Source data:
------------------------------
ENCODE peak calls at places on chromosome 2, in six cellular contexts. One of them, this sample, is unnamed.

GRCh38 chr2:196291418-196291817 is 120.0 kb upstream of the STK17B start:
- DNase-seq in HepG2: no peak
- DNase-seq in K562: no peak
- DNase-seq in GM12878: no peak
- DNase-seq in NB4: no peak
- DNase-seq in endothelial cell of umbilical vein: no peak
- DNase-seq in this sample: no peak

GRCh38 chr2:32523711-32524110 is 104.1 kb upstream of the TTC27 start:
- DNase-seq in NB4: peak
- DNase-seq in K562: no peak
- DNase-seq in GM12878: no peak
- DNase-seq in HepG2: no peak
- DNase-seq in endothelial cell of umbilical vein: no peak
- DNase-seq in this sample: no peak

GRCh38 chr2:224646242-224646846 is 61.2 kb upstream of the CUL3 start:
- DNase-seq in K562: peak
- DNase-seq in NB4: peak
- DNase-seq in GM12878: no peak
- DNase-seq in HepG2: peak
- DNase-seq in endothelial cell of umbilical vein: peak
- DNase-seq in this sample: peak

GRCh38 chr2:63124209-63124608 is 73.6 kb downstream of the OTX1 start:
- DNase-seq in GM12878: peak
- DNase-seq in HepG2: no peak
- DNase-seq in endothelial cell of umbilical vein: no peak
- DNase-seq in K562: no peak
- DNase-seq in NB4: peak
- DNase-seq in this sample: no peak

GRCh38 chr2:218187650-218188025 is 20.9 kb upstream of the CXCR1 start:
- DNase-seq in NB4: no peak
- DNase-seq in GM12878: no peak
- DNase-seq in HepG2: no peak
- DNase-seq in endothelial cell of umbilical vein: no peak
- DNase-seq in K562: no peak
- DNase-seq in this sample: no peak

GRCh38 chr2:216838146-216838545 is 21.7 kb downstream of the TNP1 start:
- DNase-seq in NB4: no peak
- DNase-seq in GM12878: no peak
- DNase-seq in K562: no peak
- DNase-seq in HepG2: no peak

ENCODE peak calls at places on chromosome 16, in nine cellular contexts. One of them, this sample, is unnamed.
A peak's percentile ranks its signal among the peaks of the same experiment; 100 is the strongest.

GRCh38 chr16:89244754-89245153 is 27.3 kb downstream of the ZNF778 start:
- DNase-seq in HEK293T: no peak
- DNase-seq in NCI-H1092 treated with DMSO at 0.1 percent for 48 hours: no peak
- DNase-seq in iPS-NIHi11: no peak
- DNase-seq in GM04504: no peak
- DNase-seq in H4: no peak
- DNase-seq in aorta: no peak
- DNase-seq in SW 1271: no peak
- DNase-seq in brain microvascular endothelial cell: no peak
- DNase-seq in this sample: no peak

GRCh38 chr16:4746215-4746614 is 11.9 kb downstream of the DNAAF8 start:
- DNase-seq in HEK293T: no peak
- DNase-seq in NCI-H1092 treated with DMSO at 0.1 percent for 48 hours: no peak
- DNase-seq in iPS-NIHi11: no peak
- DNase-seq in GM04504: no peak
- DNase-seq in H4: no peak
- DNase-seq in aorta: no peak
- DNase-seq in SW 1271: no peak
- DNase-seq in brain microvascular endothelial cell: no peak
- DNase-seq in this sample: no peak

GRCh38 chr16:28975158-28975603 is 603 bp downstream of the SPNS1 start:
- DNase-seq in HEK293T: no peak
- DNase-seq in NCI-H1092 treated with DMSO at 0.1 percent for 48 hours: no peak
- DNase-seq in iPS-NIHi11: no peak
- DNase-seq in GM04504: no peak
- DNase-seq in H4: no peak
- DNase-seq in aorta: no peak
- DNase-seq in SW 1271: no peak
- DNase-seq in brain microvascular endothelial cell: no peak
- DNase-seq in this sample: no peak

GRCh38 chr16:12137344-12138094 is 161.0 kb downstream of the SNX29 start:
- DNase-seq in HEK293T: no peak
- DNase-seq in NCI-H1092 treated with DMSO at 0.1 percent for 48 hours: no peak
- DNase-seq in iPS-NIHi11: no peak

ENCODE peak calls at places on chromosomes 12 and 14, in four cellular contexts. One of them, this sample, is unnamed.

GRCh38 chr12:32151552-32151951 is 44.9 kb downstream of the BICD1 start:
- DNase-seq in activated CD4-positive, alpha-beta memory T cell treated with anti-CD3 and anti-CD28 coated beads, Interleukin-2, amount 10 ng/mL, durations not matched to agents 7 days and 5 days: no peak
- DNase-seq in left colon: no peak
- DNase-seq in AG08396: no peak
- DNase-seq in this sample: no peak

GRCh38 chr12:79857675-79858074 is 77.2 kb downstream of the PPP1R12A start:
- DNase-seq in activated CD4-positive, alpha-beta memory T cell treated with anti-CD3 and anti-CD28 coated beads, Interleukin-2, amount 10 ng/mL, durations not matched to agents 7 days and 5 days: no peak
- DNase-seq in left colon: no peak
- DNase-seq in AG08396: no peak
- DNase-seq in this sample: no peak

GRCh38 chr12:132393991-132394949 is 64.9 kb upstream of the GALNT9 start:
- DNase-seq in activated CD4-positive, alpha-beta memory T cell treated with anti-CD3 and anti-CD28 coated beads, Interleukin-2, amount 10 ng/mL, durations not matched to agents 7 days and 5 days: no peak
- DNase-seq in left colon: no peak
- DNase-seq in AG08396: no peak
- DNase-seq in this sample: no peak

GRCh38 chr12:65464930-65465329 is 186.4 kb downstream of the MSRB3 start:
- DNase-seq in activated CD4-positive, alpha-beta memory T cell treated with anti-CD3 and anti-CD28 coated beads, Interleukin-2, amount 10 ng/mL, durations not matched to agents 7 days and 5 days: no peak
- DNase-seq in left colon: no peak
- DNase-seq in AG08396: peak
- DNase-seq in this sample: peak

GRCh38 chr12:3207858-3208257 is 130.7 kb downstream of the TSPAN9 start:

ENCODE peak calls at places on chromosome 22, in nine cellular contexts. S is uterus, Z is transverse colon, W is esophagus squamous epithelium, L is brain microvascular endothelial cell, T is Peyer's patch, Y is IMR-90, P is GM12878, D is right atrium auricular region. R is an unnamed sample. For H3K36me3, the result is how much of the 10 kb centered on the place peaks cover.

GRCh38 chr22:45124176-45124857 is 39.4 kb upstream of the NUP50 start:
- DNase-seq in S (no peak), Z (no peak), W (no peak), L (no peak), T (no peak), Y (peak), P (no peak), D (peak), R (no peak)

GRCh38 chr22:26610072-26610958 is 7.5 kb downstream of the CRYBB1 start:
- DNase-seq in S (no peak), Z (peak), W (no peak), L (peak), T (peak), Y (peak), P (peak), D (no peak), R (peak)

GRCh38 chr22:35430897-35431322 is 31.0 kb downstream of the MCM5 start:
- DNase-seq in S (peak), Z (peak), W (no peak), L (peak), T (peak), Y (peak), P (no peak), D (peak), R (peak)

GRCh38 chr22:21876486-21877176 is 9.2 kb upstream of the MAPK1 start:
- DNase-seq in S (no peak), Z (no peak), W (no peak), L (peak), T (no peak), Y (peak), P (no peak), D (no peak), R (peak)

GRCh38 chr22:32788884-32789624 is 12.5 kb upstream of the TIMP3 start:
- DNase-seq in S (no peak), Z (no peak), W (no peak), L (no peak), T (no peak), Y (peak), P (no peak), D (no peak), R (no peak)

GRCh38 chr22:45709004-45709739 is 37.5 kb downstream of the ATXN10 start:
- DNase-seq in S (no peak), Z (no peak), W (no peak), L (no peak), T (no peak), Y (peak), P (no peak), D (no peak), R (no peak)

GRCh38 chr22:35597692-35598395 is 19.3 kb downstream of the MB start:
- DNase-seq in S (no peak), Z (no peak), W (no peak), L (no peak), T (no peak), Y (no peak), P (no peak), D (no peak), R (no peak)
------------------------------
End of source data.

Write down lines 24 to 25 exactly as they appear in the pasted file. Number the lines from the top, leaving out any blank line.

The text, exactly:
- DNase-seq in GM12878: peak
- DNase-seq in HepG2: no peak